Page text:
The things other teenagers' parents all let them do, according to your teenager

YOUR teenage child has informed you that your parenting is senselessly restrictive compared to the parenting of their peers, who are allowed to do the following:

Stay out all night (Grace Wood-Morris, aged 13)

Apparently Grace’s parents set no restrictions on when she has to be home despite her only being in year seven. She can stay out until midnight on a school night if she likes. How this accords with sightings of Grace being ordered in from outside the Co-op at 8pm goes unanswered.

Play Xbox until 3am (Jordan Gardner, aged 12)

Jordan, who will soon be earning millions as a pro Twitch streamer, has parents who recognise that he needs to put in as many hours as necessary to realise his dream. Any visionary father would do likewise. You hold back your view that Jordan is a fat friendless loser and dismiss your son so you can play on your own bloody Xbox for a change.

Have an iPhone 14 Pro Max (Ryan Whittaker, aged 13)

If Ryan is allowed the latest iPhone, which he uses to make ‘S-tier’ TikTok videos that ‘slap’, why is your daughter not? Your gentle explanation that you cannot afford £1,199 after she lost her last phone ‘in a field’ is deemed a mere excuse.

Wear whatever she likes (Sophie Rodriguez, aged 14)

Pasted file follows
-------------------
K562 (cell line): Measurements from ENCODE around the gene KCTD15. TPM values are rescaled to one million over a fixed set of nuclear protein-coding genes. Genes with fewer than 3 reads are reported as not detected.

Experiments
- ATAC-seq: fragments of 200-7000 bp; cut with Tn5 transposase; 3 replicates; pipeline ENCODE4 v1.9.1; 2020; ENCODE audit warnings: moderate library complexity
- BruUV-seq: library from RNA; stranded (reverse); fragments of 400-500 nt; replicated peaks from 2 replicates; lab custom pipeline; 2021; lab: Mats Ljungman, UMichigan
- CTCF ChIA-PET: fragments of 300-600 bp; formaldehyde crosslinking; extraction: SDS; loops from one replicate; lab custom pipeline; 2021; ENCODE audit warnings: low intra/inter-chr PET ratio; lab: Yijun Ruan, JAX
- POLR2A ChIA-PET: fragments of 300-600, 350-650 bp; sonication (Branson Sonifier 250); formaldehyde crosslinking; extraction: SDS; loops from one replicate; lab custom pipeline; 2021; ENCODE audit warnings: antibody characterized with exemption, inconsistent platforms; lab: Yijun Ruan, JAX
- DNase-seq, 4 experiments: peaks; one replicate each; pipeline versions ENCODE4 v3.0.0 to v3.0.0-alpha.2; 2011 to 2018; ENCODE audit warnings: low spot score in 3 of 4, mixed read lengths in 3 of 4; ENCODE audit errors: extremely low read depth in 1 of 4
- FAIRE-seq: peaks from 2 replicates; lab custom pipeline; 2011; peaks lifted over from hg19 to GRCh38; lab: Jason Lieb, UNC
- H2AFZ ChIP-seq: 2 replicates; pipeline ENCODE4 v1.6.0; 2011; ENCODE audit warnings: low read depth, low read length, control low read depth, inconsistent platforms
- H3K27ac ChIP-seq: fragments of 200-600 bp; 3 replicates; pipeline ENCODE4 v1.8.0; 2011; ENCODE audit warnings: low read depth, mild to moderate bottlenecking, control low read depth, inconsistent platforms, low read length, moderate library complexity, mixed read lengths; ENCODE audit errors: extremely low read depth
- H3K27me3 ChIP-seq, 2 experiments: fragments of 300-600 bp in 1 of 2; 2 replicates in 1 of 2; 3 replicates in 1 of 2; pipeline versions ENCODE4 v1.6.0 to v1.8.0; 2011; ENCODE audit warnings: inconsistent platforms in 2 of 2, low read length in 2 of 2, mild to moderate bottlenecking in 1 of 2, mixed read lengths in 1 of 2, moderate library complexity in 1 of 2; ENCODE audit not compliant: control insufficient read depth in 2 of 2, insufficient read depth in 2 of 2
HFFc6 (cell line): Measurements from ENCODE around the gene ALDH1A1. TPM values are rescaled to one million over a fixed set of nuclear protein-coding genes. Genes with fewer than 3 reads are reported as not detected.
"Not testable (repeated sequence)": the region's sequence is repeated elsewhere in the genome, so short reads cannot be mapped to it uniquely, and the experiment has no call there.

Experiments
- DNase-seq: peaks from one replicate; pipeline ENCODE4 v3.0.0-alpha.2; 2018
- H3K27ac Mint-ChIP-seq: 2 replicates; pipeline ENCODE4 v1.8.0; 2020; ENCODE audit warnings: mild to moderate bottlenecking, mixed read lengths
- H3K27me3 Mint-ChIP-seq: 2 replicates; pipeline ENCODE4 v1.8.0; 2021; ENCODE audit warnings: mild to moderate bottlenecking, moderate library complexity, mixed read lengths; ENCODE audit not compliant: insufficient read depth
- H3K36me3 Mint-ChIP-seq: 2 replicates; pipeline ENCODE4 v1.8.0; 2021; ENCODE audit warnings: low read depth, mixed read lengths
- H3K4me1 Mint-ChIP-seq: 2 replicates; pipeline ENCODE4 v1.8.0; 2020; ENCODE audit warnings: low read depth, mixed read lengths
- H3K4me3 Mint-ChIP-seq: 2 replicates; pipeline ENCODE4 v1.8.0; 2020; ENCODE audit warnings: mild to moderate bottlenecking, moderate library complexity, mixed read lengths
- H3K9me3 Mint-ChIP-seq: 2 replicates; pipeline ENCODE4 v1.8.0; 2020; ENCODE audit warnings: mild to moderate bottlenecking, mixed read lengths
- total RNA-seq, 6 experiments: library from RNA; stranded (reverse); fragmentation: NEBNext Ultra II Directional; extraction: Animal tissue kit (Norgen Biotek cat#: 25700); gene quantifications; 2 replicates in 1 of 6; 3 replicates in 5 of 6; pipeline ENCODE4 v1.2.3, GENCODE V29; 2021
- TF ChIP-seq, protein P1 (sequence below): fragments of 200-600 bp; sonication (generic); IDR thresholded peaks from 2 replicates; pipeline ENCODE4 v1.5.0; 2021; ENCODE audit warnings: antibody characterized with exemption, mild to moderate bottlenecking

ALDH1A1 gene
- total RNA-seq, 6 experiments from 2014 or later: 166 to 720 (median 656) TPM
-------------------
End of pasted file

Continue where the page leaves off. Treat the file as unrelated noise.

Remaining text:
Sophie’s mum allows her to choose her own clothes. She is the fashion pioneer of year eight and attended the school disco in a bikini top, briefly, before Mr Richardson sent her home. Having observed how Sophie’s mum dresses, you f**king bet she does.

Call her mum a bitch (Lucy Parry, aged 15)

Lucy Parry is not required to be polite to her parents and regularly, she informs her classmates, calls her mum a bitch, a cow and a fat ugly slag. Lucy is deputy head girl and her mum is the local vicar. You doubt the veracity of Lucy’s claims.

Smoke weed (Josh Hudson, aged 15)

Josh is allowed to smoke weed and says it actually makes him calmer and a better student. You carefully explain to your son about the damage cannabis does to developing minds and that Josh is exaggerating, neglecting to mention you bought £40 of skunk off his dad last week.

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No entertainment as good as phone screen of stranger sat next to you

NO PIECE of entertainment can compete with whatever the stranger sitting next to you is looking at on their phone, it has been confirmed.

Literature, art, music and video games all pale into insignificance when some randomer is scrolling through their phone and tapping the screen in your line of sight.

Nosy woman Nikki Hollis said: “I used to breeze through books like Ulysses on my commute. Now I can barely read a sentence before deciding to watch someone I don’t know send a text or watch TikTok. It’s way more enjoyable.

“They don’t even have to be doing anything exciting like writing a sext or illegally streaming a movie. Deleting old photos of their cat or checking their steps is good enough for me. So long as they’re happy, I’m happy.

“Yes, my phone can do everything theirs can, but there’s no sense of voyeurism or a thrilling lack of control.  I can only use it to access hour after hour of quality entertainment carefully crafted by professionals. Where’s the fun in that?”

Phone user Tom Booker said: “Maybe if I draft a message that reads ‘STOP F**KING SPYING ON ME’ they’ll take the hint and go back to their novel?”